Rejoice and Be Glad!

Guadete et ExsultateOn Monday, Pope Francis published an Apostolic Exhortation, Guadete et Exsultate “Rejoice and Be Glad” – it is subtitled “The Call to Holiness in Today’s World.” Why rejoice and be glad – because God calls all of us to be saints!

An apostolic exhortation is one form of the ordinary teaching authority of the Pope. Through an exhortation, the Holy Father conveys a message to the faithful about a particular area relevant to living out the Catholic faith.

Gaudete et Exsultate is the third apostolic exhortation issued by Pope Francis during his five-year pontificate. In 2016 he issued Amoris Laetitia, on love in the family, and in 2013 he issued Evangelii Gaudium, on the proclamation of the Gospel in today’s world.

In comparison to his previous exhortations, Gaudete et Exsultate is a fairly easy read. In fact, it is only 44 pages and written in simple language that is fairly easy for the average person in the pew to understand. As the subtitle clearly states, its theme is “the call to holiness in today’s world.” What Pope Francis does is to present a very plain, but essential message, indicating that the essence of the Christian life is – using the terminology of Saint Ignatius of Loyola – to “seek and find God in all things . . . to put God at the center.”

Pope Francis is very clear in stating that this exhortation does not seek to be a “treatise on holiness, containing definitions and distinctions helpful for understanding this important subject, or a discussion of the various means of sanctification.” The “modest goal,” as Francis explains at the beginning of the exhortation “is to re-propose the call to holiness in a practical way for our own time, with all its risks, challenges and opportunities.” He doesn’t propose a single path to holiness or one vision of the saintly life. We aren’t called to be cookie-cutter versions of the saints of old – but to be your full self. He challenges us to recognize that the call to holiness is deeply personal, but it is not individual. We are called together to be holy, and the holiness of one touches that of another. “We are never completely ourselves unless we belong to a people. That is why no one is saved alone, as an isolated individual.” He concludes the exhortation by saying that he hopes that these “pages will prove helpful by enabling the whole Church to devote herself anew to promoting the desire for holiness. . . . and a fervent longing to be saints for God’s greater glory.”

Guadete et Exsultate has five chapters. The starting point is the universal “call to holiness” that was articulated by the Second Vatican Council’s Dogmatic Constitution on the Church, Lumen Gentium, written in November of 1964. Pope Francis picks up on that call, reminding us that it is not only a call for bishops, priests and consecrated people, nor only for those who live a life dedicated exclusively to prayer. Real history, he writes, is made up of witnesses to Christ offered by the “humblest members” of the People of God – the Church. In a husband who loves his wife, a mother who patiently teaches her child, or an employee who works with integrity. Everyone can strive for holiness, simply by doing what it is that we are called to do and be in life.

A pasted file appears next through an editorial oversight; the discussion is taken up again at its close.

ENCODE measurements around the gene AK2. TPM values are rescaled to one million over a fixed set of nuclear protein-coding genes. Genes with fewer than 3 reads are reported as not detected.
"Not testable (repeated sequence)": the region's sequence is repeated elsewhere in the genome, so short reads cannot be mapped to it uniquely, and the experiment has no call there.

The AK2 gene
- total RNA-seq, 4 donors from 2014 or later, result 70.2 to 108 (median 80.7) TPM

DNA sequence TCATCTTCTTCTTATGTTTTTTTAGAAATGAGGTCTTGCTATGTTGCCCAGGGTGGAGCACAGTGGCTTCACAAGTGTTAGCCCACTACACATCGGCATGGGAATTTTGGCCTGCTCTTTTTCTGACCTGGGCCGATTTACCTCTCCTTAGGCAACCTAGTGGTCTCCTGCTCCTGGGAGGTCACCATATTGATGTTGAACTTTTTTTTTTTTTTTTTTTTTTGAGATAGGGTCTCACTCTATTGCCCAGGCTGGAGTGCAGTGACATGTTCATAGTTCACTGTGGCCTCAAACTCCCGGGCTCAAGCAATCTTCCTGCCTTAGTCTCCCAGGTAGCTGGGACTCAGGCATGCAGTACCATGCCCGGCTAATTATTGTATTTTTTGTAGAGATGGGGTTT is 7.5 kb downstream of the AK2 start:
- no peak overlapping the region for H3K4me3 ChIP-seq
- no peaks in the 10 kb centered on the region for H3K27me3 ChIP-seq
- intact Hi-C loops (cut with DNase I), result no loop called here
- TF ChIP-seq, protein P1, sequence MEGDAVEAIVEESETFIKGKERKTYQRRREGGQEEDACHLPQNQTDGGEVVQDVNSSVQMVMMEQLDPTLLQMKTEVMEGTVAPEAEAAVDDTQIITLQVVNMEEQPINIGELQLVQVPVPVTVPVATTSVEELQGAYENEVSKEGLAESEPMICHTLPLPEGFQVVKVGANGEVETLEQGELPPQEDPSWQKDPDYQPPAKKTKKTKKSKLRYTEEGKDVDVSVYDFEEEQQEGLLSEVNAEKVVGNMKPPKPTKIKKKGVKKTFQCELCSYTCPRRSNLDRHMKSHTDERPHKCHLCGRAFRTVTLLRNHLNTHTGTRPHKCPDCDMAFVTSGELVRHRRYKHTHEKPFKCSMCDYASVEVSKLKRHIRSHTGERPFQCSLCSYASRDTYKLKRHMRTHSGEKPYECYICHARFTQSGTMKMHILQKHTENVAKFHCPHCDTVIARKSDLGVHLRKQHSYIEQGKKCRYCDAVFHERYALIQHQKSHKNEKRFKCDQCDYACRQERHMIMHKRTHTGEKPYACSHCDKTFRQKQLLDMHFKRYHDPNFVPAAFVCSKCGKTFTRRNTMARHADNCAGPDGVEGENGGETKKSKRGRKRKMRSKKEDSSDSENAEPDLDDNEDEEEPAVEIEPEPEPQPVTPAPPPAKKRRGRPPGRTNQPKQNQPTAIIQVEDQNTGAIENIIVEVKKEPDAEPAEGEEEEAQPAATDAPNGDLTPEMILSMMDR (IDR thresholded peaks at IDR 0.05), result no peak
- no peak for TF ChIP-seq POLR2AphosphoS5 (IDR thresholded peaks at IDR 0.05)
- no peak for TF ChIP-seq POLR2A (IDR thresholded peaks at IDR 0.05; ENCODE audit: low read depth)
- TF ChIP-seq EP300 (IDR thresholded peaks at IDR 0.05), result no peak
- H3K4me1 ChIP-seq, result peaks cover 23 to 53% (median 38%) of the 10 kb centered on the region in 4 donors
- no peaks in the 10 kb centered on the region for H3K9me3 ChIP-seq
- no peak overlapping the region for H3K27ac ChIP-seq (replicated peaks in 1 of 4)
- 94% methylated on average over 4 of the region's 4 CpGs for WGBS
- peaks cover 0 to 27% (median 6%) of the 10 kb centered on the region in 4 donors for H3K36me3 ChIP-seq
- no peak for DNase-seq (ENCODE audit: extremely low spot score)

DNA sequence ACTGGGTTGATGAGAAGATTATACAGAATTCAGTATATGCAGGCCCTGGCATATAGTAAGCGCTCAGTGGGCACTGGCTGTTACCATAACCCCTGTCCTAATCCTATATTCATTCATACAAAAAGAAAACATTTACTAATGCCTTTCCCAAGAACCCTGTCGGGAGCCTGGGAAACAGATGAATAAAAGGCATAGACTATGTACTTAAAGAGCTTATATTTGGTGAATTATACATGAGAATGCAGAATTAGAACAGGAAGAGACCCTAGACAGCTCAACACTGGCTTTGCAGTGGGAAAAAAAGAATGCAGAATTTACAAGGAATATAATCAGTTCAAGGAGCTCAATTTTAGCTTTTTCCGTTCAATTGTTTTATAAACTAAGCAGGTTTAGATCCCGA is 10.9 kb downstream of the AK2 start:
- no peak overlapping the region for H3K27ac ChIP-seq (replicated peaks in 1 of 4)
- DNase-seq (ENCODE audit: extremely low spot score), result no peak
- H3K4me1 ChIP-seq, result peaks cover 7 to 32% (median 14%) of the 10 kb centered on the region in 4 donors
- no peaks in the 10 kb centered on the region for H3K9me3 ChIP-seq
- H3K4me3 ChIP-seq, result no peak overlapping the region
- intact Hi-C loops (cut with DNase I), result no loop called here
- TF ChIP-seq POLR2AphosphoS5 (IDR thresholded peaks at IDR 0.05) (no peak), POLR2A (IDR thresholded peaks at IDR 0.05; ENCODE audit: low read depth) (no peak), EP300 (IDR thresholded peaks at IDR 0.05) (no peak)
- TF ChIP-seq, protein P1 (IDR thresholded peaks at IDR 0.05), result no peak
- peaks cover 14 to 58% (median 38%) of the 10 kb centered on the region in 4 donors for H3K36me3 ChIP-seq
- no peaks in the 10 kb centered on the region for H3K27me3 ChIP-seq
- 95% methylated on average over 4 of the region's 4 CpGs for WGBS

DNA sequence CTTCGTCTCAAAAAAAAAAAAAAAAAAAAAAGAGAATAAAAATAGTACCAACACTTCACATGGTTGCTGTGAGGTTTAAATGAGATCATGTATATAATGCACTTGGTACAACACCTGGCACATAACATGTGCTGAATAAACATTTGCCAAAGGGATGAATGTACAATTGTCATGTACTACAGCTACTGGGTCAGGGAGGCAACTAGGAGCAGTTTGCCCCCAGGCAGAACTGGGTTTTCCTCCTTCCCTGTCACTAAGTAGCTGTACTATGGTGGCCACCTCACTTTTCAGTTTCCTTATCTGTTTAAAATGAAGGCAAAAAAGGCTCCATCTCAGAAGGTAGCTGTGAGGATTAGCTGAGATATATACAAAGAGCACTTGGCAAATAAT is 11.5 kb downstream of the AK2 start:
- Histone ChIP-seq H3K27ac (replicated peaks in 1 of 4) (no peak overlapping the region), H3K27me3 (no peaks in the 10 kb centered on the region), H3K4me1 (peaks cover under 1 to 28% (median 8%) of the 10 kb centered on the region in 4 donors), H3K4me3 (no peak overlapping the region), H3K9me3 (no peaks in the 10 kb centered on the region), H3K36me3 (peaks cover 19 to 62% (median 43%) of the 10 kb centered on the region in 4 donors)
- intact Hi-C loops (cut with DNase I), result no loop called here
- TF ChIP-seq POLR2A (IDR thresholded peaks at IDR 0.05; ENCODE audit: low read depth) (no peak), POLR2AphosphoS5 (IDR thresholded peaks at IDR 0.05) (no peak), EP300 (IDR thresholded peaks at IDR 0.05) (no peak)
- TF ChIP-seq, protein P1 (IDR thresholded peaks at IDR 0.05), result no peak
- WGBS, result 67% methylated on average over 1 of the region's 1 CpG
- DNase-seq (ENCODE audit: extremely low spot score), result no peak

From the call to holiness Pope Francis stresses that perfection isn’t required to be holy and identifies “two subtle enemies of holiness” that can turn holiness into elitist, intellectual or voluntary forms. Gnosticism – that implies that what matters most is what you know and that there isn’t any need to be charitable or do good works. Pelagianism – that claims that you don’t need God’s grace in order to be saved and that we can do it all on our own. These two enemies, he explains, can lead to a “self-centered and elitist complacency, bereft of true love,” that is translated into a variety of ways of thinking and acting, which includes obsessing over laws, being absorbed with social and political advantages, being “punctilious” over the Church’s “liturgy, doctrine and prestige” and an excessive concern with self-help programs.

In chapter three Pope Francis presents the Beatitudes, found in the Gospels of Matthew and Luke, as a “Christian’s identity card.” He challenges us to take the word “happy” or “blessed” and allow it to become a synonym for “holy.” Each of these “Beatitude Principals,” Francis writes, “is holiness.” He then he explains that Jesus himself acknowledged that following him means “going against the flow – living and acting counter to the way things are usually done in our world.

Next the exhortation describes signs of holiness in today’s world – patience and meekness, joy and a sense of humor, courage and fervor, community living, and constant prayer. In this section Pope Francis gives us practical advice for living a life of holiness – for example, don’t gossiping, stop judging, and most of all – stop being mean.

In his concluding chapter Pope Francis reminds us that the “Christian life is a constant battle. We need strength and courage to withstand the temptations of the devil and to proclaim the Gospel.”

This exhortation, signed by Pope Francis on March 19, 2018, the fifth anniversary of his election as Pope, appears to build on two themes that appear to be central to his papacy. A Christian must be one whose life is marked by joy and mercy. And that the ultimate criterion on which our lives will be judged is what we have done for others.

I encourage you to take the time to read and prayerfully reflect on Gaudete et Exsultate. After all, don’t we all want to be holy? This exhortation will help all of us to respond more fully to that call.

Reflection question – How are you striving to grow in holiness given the circumstances of your life?

April 11th, 2018 |